New approaches to MEA construction (like Neuralink) have helped alleviate these problems. We’re likely already at the point where we can read phonemes, but over the next decade, I anticipate that both signal quality and electrode density will improve so rapidly that reading ideas and phonemes directly from the brain will be considered trivial.
But reading the signal is not all. Once you receive it, you still need to decode it prior to sending it to the recipient through radio. And that’s the job of machine learning.
Every brain is different. There are certainly physical similarities across minds, but each phoneme, thought, or idea manifests as a different mathematical brain signal in different people. When working with numbers, that’s important.
Therefore, a one-size-fits-all approach to telepathy is simply not possible. Instead, we need a way to quickly customize systems so that they can read your brain activity in near real time before sending that information out via radio signal. Ideally, such customization would not take more than a few minutes.
Machine learning is perfect for that purpose. Theoretically, one could have a giant list of phonemes that each user thinks through as the system is learning.
You could train the algorithm to detect characteristic patterns in activity for each phoneme or thought, which would allow the protocol to decode what you’re thinking into usable information.
This information, which could be text, images, audio, and more, could then be sent via radio transmitter to the recipient, which would have a similar system that encodes that information into either audio to be played, text on a screen, or (ideally) direct electrical signals to their brain.
Such a system would essentially be the inverse of the one detailed prior— instead of electrodes that collect signals for a machine learning algorithm, you would be stimulating new signals that the brain would decode to produce the subjective sensation of receiving thoughts.
Ina strange sort of way, telepathy is already here. When I have a thought that I want to transmit, it travels from my brain to my phone or computer. That thought is then sent at the speed of light through wireless signal to your personal phone or computer, which is then decoded using your eyes and your brain.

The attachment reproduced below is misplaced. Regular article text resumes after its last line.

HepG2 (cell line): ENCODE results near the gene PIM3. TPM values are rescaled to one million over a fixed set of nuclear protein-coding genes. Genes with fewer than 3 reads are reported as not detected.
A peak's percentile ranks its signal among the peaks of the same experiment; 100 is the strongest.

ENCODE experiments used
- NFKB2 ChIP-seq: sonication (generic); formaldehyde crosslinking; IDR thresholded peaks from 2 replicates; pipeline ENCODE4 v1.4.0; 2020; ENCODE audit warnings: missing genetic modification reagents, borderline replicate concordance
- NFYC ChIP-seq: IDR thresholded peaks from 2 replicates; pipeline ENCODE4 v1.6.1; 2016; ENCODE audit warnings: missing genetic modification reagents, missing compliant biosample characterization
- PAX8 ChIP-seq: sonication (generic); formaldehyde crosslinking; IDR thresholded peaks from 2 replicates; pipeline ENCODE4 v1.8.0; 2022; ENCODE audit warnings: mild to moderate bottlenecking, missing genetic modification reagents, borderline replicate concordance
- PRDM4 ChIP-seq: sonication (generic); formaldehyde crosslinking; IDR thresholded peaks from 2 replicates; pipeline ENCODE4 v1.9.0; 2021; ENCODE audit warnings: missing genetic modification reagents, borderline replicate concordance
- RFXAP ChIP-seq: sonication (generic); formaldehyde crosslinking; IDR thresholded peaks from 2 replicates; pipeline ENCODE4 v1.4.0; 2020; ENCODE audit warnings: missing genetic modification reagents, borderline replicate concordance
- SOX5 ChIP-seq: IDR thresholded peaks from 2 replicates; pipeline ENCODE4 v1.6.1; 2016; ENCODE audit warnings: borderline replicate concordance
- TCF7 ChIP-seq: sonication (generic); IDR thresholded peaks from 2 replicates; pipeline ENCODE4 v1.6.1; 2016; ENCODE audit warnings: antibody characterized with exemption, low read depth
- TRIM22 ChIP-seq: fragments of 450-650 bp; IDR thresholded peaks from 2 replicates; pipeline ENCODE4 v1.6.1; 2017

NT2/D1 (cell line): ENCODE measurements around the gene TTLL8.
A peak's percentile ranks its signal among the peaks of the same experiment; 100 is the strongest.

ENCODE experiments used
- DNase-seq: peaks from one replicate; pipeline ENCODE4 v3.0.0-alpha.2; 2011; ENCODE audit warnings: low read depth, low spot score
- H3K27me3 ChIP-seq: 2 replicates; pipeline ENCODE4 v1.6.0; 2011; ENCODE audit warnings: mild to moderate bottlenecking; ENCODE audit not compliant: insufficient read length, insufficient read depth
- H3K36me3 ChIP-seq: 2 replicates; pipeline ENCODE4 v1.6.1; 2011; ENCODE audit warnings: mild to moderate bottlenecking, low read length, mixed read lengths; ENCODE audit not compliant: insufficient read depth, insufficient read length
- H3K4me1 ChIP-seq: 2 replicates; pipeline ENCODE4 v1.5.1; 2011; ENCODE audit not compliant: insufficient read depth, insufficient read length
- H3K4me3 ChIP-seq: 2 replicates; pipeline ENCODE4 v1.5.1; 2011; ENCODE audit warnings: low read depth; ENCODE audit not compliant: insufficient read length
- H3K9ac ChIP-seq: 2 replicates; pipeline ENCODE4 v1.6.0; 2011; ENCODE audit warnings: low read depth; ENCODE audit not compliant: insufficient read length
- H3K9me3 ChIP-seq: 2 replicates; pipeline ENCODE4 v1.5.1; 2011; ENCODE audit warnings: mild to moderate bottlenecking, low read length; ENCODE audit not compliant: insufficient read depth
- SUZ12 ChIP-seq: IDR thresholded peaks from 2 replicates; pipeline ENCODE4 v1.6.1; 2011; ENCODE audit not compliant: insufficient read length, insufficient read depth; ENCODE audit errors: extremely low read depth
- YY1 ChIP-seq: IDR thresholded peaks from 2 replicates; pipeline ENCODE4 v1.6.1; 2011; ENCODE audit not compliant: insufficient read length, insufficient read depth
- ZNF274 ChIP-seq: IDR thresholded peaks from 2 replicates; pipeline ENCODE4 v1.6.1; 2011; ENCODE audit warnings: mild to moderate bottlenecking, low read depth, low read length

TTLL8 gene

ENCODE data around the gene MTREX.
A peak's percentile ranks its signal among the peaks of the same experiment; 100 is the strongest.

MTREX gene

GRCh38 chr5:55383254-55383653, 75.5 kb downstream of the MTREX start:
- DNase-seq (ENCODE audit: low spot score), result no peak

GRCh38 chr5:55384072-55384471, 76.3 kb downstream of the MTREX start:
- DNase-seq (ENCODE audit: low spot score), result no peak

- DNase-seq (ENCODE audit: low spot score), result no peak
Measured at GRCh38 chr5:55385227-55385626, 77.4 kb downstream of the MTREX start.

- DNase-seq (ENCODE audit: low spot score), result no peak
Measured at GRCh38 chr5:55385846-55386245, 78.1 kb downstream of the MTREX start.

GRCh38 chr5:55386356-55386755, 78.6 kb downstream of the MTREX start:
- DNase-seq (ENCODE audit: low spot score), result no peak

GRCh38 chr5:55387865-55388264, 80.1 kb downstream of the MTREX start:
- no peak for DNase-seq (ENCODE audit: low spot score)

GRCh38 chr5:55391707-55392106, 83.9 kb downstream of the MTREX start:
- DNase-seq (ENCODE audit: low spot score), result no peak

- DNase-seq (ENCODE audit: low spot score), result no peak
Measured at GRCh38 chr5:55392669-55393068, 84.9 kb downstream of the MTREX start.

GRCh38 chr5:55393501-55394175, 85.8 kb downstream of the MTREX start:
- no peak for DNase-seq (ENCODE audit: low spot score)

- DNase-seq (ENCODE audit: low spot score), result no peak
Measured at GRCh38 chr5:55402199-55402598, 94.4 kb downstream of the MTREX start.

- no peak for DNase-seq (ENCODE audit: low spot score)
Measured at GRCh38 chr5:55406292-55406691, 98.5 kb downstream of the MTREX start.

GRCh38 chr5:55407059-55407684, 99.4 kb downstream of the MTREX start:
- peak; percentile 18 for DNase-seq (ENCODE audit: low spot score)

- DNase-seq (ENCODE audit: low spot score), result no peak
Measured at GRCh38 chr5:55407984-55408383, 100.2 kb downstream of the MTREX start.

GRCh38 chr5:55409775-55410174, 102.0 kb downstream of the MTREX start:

The proposed system in this article — true telepathy — simply removes the intermediary step of manually entering that information. But such a change would fundamentally alter how human beings communicate, connect, and grow.
To feel another’s thoughts as your own would elevate the human virtues of empathy and togetherness. It would expand the mind of each human being on the planet, and place a priority on mutual growth and democracy.
We would learn faster. Help each other better. Our species would move increasingly towards a common vision, like propagating throughout the universe, rather than risk being torn apart by petty disputes or squabbles.
And the future is almost here! We are but a few decades away from technology of this calibre being in every home, school, device, and brain. Myself and many other neuroscientists have high hopes for tomorrow, and eagerly look forward to a day when we can communicate this joy not through a clunky human word, but directly through our thoughts.
Any sufficiently advanced technology is indistinguishable from magic. That, in and of itself, is magic.